The deadline for Greek bondholders to agree to a voluntary debt restructuring scheme passed on Thursday night and the government is expected to announce on Friday morning that well over 75 percent of investors will take part in the swap.
Government officials remained tight-lipped over the participation rate of investors who hold 177 billion euros of bonds written under Greek law but momentum appeared to build throughout the day.
?I look forward to maximum participation by the private sector, which will contribute significantly to the effort to adjust and restore our economy,? Prime Minister Lucas Papademos said during a cabinet meeting.
Charles Dallara, head of the Institute of International Finance (IIF), which has been negotiating on behalf of large private creditors, said he believed the participation would likely be ?very, very high.?
Athens needed at least 66 percent of those holding bonds written under Greek law to take part in the deal. This would allow it to effect collective action clauses (CACs) imposing losses on the holdouts as well.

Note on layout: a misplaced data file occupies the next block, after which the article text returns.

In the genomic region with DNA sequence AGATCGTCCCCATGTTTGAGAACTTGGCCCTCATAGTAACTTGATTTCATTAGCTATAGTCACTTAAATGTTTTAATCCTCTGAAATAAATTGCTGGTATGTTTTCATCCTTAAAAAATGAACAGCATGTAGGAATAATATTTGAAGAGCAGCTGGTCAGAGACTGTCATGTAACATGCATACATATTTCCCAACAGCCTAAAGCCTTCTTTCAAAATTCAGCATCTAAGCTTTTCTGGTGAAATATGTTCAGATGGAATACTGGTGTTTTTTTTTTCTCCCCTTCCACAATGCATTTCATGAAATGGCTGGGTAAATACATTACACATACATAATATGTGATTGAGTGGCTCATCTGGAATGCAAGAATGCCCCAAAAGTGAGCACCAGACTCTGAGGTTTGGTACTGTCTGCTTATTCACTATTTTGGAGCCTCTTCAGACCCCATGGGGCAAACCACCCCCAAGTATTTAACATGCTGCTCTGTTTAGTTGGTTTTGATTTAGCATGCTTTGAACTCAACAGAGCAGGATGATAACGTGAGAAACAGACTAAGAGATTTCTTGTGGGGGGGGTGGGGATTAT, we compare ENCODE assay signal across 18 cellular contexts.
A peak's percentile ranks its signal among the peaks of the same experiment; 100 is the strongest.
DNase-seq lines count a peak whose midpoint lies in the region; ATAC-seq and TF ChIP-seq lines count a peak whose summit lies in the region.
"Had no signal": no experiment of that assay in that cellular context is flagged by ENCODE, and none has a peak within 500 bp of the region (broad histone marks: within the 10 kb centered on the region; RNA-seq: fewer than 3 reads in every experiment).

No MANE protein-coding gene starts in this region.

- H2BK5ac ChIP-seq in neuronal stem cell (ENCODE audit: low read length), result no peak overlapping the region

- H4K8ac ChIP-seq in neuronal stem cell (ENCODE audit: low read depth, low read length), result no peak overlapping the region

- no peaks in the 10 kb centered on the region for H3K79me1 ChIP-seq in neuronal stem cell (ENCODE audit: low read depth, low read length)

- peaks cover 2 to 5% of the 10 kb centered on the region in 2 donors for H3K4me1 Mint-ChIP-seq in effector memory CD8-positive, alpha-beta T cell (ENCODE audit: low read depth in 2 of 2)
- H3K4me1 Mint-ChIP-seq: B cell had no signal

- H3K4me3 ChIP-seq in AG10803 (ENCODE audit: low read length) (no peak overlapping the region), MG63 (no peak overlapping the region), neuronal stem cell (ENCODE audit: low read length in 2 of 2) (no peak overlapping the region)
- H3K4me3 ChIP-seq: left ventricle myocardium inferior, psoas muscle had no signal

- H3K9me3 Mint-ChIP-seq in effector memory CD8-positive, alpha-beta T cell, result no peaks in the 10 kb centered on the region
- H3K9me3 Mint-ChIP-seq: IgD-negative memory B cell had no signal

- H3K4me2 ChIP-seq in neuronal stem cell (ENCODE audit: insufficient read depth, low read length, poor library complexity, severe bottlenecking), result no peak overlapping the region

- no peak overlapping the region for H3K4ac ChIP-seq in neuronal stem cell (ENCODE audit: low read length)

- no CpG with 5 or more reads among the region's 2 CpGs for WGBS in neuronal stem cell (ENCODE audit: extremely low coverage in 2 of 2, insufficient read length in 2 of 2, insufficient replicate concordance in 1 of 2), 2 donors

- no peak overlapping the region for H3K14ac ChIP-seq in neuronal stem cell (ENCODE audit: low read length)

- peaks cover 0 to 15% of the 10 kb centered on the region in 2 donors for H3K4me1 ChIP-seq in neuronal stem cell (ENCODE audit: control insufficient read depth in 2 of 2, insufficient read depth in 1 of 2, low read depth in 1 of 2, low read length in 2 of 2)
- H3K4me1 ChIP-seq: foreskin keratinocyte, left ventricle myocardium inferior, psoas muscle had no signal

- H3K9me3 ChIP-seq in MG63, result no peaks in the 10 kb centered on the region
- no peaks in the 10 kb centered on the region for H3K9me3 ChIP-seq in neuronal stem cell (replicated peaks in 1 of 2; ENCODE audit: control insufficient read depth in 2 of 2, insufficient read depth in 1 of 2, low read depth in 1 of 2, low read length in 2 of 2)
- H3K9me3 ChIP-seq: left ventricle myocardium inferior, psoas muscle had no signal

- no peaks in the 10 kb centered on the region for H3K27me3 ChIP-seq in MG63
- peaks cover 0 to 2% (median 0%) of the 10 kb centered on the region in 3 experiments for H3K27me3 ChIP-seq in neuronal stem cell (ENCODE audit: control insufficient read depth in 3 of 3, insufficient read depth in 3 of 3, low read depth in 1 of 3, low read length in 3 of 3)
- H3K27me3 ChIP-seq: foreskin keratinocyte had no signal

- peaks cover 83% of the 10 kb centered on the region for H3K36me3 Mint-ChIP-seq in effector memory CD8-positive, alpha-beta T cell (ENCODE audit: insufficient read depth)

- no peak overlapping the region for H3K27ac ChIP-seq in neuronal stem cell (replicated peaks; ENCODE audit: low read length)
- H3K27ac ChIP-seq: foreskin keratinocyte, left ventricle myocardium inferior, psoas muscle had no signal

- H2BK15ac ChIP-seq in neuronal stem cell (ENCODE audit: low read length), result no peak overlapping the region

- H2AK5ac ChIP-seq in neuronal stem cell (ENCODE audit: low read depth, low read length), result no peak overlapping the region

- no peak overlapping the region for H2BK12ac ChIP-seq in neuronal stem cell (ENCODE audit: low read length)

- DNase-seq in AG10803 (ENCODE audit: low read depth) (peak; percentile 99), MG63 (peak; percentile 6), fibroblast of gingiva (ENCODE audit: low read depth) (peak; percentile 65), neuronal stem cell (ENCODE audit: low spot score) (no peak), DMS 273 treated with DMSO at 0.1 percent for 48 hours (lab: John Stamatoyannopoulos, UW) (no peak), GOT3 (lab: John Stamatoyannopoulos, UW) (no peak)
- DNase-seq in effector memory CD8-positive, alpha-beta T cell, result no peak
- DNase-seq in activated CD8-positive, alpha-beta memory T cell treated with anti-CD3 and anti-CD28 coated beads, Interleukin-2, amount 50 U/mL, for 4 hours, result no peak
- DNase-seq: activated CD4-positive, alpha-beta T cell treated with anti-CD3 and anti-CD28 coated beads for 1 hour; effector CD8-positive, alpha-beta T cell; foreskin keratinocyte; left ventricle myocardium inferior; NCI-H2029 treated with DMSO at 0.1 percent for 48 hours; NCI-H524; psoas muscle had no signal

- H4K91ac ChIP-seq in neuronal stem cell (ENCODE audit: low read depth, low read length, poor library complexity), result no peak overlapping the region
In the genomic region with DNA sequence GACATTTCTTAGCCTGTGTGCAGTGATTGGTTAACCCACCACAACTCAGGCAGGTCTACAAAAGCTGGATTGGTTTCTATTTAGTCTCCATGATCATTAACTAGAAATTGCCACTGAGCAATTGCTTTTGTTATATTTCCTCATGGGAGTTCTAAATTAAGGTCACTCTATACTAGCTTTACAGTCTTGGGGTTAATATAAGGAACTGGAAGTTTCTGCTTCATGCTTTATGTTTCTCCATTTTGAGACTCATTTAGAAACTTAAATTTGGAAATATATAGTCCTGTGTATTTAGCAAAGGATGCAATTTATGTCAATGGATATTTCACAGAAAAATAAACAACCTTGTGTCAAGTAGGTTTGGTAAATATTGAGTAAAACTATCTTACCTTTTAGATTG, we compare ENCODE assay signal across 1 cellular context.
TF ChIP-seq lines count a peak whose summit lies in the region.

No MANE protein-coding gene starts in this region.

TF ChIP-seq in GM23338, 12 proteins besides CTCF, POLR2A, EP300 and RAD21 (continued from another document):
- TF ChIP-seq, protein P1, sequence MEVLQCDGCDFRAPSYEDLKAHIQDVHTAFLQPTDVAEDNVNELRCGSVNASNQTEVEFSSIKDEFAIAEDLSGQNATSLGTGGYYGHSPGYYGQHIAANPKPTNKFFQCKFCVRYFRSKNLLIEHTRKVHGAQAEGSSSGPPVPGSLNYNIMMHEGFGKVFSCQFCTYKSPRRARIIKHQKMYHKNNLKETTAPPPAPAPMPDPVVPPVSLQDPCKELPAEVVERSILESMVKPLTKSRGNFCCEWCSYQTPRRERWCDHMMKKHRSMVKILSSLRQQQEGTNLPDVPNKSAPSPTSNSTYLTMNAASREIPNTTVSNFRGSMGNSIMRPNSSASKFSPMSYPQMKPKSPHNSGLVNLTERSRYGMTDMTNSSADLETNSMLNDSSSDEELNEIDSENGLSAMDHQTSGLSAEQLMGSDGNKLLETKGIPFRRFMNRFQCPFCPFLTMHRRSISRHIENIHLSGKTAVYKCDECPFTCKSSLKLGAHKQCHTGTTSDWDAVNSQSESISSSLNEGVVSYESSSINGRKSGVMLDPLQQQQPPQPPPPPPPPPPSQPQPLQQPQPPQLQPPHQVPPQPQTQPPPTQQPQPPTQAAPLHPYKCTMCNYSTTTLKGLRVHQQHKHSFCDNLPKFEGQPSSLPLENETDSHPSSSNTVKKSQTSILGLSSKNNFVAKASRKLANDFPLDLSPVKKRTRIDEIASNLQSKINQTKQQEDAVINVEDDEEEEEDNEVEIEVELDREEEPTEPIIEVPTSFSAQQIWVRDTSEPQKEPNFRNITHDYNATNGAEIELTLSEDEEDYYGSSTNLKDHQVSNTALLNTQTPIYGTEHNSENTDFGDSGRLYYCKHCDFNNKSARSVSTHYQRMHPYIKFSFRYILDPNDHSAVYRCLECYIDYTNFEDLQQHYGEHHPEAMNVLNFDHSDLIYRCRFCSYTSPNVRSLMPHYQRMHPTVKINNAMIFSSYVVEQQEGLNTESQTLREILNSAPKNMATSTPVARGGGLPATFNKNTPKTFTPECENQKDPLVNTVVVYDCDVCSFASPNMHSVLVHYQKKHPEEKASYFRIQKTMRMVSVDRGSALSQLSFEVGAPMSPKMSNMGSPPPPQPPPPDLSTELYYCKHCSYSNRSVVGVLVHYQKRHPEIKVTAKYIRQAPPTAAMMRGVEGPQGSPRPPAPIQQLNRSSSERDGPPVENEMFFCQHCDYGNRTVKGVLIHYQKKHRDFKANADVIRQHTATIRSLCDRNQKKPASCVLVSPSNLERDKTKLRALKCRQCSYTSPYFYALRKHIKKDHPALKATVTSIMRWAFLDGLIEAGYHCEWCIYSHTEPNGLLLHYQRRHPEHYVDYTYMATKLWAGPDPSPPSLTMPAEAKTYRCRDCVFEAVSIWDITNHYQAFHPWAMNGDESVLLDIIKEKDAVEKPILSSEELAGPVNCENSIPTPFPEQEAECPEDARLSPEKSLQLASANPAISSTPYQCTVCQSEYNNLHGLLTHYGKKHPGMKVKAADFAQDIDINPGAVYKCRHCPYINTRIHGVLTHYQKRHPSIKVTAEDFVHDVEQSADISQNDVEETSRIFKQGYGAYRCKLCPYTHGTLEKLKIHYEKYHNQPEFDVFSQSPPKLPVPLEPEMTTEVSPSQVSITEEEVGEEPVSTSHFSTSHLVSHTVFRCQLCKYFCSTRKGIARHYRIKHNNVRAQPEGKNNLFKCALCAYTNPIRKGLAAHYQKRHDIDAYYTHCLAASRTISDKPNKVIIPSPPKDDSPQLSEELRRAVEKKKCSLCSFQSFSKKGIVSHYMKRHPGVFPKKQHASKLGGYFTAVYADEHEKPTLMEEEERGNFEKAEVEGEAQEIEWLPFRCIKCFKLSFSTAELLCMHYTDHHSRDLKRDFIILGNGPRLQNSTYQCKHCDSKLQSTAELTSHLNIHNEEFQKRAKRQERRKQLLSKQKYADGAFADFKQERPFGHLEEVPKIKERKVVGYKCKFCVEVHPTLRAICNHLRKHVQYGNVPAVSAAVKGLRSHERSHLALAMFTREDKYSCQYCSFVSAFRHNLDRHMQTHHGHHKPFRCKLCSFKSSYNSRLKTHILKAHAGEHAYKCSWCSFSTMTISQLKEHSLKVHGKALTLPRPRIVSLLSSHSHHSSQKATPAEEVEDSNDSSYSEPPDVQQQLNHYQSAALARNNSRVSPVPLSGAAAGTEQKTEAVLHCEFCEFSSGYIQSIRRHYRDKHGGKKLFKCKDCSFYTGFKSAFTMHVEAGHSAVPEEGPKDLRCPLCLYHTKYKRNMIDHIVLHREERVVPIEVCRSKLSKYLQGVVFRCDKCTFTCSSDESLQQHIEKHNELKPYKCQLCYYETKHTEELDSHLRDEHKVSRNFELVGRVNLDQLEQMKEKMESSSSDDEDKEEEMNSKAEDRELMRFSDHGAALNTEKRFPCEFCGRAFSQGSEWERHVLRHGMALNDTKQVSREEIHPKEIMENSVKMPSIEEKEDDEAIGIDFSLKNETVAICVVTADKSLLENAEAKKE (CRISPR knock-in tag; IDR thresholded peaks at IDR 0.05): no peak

Friday?s announcement will not be the end of PSI for Greece as there is still the issue of some 18 billion euros of Greek bonds under other countries? laws to settle. This amount accounts for 8.7 percent of the total privately held debt of 205 billion euros that Greece is seeking to restructure.
The bonds are written under UK, Swiss, Japanese, US and French law. Holders of these notes will have until April 11 to swap them. Greece?s public enterprises (DEKOs) also hold 3 billion euros of these bonds.
Greece has the option of either not paying these bonds at all or subjecting them to a greater haircut than the one for bonds written under Greek law. Whichever option Greece chooses, it is likely to face legal challenges from the investors who hold these notes.
The decision over which course to take is likely to depend on the participation rate in yesterday?s debt swap. Greece needs to have an overall participation rate between 95 and 100 percent to satisfy the eurozone and the IMF that it is on its way to making its debt sustainable. If today?s announcement reveals a lower participation rate than desired, Greece could have to default on the bonds that are written under foreign law.
Papademos described as ?shortsighted? the decision of some pension funds not to take part in PSI. Seven pension funds holding about 3 billion euros agreed to join the scheme but six funds with some 3.5 billion euros refused to accept a haircut.